Even during their wedding night, a newly married Spartan couple had to conduct themselves as if they were doing something wrong. A Spartan bride was dressed like a man and left alone on a couch in a dark bedroom. Her husband had to sneak into the room in secret, making sure that nobody noticed his presence.

“This would go on for a long time, and some Spartans even became fathers before seeing their wives in the daylight.” (Plutarch, “Life of Lycurgus”: 15).



Photo credit: Ancient Origins

The Spartans had slaves, known as “helots,” who were occupied as farmers, as house servants, and in most activities that would distract the free Spartan citizens from their military duties. The helots were culturally Greek, reduced to servitude by the Spartans, and with new conquests, their number increased. During the late eighth century and after a long war, the Spartans annexed Messenia (southwest of the Peloponnese) and its inhabitants were reduced to slavery and turned into helots.

Plato (Critias, fragment 37) claimed that Spartans had special locks on their doors because they had little trust of the helots. It is also known that the Spartans had a secret police, the Krypteia, who were responsible for keeping the helots in check. According to Plutarch (“Life of Lycurgus”: 28), the Krypteia would kill any helot found in the countryside during the night, and they wouldkill any helot who looked strong and fit during the day.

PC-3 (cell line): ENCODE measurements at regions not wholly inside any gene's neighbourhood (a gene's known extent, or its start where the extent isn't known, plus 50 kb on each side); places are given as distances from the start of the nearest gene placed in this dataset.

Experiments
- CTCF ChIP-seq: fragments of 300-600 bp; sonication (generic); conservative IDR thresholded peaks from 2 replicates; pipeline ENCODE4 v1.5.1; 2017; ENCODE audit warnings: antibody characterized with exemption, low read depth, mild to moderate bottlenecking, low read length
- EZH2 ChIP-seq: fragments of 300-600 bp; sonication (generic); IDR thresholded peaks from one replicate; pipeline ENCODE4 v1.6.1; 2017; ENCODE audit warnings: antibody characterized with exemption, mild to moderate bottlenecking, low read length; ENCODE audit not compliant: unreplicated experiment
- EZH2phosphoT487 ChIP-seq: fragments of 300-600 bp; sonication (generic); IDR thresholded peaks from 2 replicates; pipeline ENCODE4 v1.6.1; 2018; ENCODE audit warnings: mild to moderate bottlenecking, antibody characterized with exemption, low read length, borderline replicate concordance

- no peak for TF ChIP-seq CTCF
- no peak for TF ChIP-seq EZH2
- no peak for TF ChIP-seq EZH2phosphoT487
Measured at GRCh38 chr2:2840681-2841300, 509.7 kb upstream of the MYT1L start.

4Spartan Kings


Sparta had two kings belonging to different royal dynasties. Although their power was limited, one of them would have the duty of commanding the army in time of war. Spartan kings were descendants of the god Heracles. At least, this is what the official genealogy of the Spartan kings claimed.

The existence of two ruling houses was in direct contradiction with the idea of a common ancestry, which led to an imaginative explanation: During the fifth generation after Heracles, twin sons, Agis and Eurypon, had been born to the king. This was the mythical origin of the ruling families’ names, the Agiads and the Eurypontids.

Herodotus offers a complete genealogical list for the ancestry of Leonidas and Leotychidas, the two Spartan kings around the time of the Persian Wars. (Histories: 7.204.480 for Leonidas and 8.131.2 for Leotychidas).

3The Ephors


Photo credit: Life in Triplicate

The ephors were a branch of Spartan government with no equivalent in the rest of the Greek world. They were elected annually from the pool of male citizens. Their role was to balance and complement the role of the king. They were the supreme civil court and had criminal jurisdiction over the king.

The kings swore to uphold the Spartan constitution, and the ephors swore to uphold the king as long as he kept his oath. When a king went to war, two of the ephors would join him to supervise his actions. During the absence of a king, some of his responsibilities would be delegated to the ephors.

2Spartan Women


Photo credit: Edgar Degas

The role of women in Sparta was different than in the rest of Greece. In general, they had a lot more freedom. They were not secluded like in many other Greek cities, and girls were expected to endure the same physical training as boys.

They also had gymnastics side by side with boys, all naked. They were trained in casting the dart, running, wrestling, and throwing the bar, among other skills. All this was supposed to make women stronger, more flexible, and better equipped to endure the pain of bearing children.